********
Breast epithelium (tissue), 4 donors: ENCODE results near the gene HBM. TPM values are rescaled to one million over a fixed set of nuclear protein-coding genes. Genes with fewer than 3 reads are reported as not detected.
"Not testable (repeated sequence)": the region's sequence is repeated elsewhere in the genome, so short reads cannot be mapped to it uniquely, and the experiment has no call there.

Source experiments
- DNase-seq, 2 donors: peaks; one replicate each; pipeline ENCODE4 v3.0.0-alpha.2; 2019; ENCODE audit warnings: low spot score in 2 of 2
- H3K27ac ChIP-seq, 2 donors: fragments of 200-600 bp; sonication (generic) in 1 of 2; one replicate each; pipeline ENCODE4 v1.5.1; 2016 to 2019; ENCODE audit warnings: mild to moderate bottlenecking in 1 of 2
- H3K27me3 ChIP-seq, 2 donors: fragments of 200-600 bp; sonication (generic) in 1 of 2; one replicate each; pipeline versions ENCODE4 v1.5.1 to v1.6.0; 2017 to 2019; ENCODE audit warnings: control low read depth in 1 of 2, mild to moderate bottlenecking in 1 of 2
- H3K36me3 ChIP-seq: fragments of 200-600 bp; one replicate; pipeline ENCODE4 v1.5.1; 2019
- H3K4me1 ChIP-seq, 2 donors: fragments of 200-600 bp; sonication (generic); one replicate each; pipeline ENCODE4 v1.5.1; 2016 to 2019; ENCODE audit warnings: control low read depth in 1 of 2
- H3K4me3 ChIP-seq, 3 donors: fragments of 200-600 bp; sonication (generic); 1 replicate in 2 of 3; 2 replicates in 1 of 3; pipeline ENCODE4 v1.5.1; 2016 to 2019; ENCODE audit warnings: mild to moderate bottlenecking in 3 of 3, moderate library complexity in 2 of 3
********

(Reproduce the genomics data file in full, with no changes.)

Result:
Breast epithelium (tissue), 4 donors: ENCODE results near the gene HBM. TPM values are rescaled to one million over a fixed set of nuclear protein-coding genes. Genes with fewer than 3 reads are reported as not detected.
"Not testable (repeated sequence)": the region's sequence is repeated elsewhere in the genome, so short reads cannot be mapped to it uniquely, and the experiment has no call there.

Source experiments
- DNase-seq, 2 donors: peaks; one replicate each; pipeline ENCODE4 v3.0.0-alpha.2; 2019; ENCODE audit warnings: low spot score in 2 of 2
- H3K27ac ChIP-seq, 2 donors: fragments of 200-600 bp; sonication (generic) in 1 of 2; one replicate each; pipeline ENCODE4 v1.5.1; 2016 to 2019; ENCODE audit warnings: mild to moderate bottlenecking in 1 of 2
- H3K27me3 ChIP-seq, 2 donors: fragments of 200-600 bp; sonication (generic) in 1 of 2; one replicate each; pipeline versions ENCODE4 v1.5.1 to v1.6.0; 2017 to 2019; ENCODE audit warnings: control low read depth in 1 of 2, mild to moderate bottlenecking in 1 of 2
- H3K36me3 ChIP-seq: fragments of 200-600 bp; one replicate; pipeline ENCODE4 v1.5.1; 2019
- H3K4me1 ChIP-seq, 2 donors: fragments of 200-600 bp; sonication (generic); one replicate each; pipeline ENCODE4 v1.5.1; 2016 to 2019; ENCODE audit warnings: control low read depth in 1 of 2
- H3K4me3 ChIP-seq, 3 donors: fragments of 200-600 bp; sonication (generic); 1 replicate in 2 of 3; 2 replicates in 1 of 3; pipeline ENCODE4 v1.5.1; 2016 to 2019; ENCODE audit warnings: mild to moderate bottlenecking in 3 of 3, moderate library complexity in 2 of 3